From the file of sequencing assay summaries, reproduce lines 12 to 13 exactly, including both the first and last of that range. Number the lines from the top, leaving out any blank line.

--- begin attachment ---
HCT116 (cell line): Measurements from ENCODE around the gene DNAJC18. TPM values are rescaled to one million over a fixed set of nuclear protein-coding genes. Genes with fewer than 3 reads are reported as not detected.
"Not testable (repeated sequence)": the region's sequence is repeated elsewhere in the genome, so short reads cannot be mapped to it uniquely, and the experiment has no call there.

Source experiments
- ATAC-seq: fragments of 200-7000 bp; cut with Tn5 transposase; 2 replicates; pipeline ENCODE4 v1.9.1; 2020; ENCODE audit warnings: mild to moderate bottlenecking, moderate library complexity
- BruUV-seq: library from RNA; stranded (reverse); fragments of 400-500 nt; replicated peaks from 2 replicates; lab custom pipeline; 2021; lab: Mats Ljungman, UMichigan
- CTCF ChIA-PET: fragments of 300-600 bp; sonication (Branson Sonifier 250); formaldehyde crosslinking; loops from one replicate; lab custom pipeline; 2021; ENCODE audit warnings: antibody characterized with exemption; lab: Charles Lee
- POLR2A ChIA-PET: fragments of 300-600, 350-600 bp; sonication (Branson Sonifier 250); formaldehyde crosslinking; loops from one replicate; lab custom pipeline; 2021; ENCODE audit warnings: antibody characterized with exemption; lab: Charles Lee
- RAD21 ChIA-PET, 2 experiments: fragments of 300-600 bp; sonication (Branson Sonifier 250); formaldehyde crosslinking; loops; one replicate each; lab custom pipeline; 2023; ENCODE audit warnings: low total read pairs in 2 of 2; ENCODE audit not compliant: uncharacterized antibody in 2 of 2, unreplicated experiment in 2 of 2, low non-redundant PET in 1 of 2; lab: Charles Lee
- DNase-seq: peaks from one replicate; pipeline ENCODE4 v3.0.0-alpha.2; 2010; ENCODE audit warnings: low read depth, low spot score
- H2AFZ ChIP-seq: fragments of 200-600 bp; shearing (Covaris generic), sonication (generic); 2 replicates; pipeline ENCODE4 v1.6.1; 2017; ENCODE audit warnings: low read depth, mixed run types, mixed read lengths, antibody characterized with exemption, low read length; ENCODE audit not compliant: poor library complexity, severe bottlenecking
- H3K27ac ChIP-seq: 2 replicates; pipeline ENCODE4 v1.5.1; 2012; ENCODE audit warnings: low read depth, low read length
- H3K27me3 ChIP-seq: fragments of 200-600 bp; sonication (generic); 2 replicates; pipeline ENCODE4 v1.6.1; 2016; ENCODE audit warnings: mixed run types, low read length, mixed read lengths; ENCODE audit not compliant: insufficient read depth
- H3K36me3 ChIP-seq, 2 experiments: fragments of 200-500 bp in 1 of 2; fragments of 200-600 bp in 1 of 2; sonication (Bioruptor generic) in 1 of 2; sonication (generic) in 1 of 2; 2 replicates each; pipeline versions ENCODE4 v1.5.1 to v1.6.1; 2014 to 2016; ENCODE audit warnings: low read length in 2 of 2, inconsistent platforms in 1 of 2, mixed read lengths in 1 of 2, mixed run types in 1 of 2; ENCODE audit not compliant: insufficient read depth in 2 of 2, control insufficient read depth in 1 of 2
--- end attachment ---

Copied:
- H3K27me3 ChIP-seq: fragments of 200-600 bp; sonication (generic); 2 replicates; pipeline ENCODE4 v1.6.1; 2016; ENCODE audit warnings: mixed run types, low read length, mixed read lengths; ENCODE audit not compliant: insufficient read depth
- H3K36me3 ChIP-seq, 2 experiments: fragments of 200-500 bp in 1 of 2; fragments of 200-600 bp in 1 of 2; sonication (Bioruptor generic) in 1 of 2; sonication (generic) in 1 of 2; 2 replicates each; pipeline versions ENCODE4 v1.5.1 to v1.6.1; 2014 to 2016; ENCODE audit warnings: low read length in 2 of 2, inconsistent platforms in 1 of 2, mixed read lengths in 1 of 2, mixed run types in 1 of 2; ENCODE audit not compliant: insufficient read depth in 2 of 2, control insufficient read depth in 1 of 2